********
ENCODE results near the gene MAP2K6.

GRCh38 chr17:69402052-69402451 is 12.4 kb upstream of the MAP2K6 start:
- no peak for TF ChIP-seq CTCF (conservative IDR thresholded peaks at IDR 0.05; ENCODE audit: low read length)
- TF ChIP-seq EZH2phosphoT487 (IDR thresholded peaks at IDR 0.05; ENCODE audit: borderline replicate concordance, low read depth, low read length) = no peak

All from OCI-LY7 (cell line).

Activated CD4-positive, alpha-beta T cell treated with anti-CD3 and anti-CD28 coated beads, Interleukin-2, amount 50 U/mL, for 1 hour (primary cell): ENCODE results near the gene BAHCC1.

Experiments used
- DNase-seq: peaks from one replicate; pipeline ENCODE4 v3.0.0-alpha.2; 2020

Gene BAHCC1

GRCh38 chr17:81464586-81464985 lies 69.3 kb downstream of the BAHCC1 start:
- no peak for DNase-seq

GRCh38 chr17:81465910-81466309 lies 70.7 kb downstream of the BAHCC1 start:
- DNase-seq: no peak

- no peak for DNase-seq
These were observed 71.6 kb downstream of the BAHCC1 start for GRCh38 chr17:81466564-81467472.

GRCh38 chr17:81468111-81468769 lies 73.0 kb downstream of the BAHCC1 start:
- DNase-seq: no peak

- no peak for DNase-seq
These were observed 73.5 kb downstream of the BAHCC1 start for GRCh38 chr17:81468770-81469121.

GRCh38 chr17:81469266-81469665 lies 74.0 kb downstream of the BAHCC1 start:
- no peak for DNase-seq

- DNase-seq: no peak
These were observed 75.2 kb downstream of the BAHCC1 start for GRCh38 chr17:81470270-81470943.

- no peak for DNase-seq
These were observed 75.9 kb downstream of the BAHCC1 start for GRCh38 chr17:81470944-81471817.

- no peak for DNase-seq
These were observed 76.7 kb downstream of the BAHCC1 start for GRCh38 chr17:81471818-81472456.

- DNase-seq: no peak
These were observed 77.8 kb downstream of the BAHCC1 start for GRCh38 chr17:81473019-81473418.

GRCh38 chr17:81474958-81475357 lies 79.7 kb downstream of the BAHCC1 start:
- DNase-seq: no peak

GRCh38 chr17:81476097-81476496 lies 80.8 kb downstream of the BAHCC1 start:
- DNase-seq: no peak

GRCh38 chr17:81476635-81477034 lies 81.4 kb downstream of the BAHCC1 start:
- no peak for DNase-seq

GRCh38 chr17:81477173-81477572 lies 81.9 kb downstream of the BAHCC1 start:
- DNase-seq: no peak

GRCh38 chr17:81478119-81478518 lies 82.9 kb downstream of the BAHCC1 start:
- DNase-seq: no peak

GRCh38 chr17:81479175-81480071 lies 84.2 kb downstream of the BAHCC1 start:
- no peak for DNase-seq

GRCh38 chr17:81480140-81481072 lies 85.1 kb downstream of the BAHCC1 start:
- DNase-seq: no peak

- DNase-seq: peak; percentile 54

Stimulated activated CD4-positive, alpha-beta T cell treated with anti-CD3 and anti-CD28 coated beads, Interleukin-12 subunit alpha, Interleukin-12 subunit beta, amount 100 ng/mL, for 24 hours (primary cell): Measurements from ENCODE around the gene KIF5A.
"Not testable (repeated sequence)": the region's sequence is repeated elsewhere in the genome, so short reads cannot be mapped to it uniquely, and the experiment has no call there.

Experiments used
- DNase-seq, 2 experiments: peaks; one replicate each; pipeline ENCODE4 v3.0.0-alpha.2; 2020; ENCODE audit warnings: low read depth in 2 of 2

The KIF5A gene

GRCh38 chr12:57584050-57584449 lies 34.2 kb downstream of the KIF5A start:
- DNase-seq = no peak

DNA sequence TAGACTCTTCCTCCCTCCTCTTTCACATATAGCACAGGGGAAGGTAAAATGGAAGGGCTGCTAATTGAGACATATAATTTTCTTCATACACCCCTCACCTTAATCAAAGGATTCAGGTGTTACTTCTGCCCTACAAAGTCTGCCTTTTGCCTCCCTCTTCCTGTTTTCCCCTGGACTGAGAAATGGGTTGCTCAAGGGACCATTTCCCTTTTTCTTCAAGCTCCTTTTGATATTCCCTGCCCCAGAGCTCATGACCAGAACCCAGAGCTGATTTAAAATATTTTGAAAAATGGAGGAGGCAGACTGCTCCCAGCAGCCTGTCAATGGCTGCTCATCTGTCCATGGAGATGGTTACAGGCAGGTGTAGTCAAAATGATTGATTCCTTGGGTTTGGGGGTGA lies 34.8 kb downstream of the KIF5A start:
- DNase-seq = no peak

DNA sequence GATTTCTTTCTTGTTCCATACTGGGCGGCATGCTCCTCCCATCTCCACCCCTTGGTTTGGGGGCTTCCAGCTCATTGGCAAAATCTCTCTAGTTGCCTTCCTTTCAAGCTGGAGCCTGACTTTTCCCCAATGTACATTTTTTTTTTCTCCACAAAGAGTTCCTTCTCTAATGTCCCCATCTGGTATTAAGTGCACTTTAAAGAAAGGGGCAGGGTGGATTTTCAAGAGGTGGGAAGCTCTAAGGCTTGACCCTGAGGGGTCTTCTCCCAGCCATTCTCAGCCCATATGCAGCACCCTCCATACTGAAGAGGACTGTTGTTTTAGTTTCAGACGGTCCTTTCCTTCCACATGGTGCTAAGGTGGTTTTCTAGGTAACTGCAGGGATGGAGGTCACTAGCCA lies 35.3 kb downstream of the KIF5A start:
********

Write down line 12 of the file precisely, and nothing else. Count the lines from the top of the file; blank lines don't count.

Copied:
GRCh38 chr17:81465910-81466309 lies 70.7 kb downstream of the BAHCC1 start: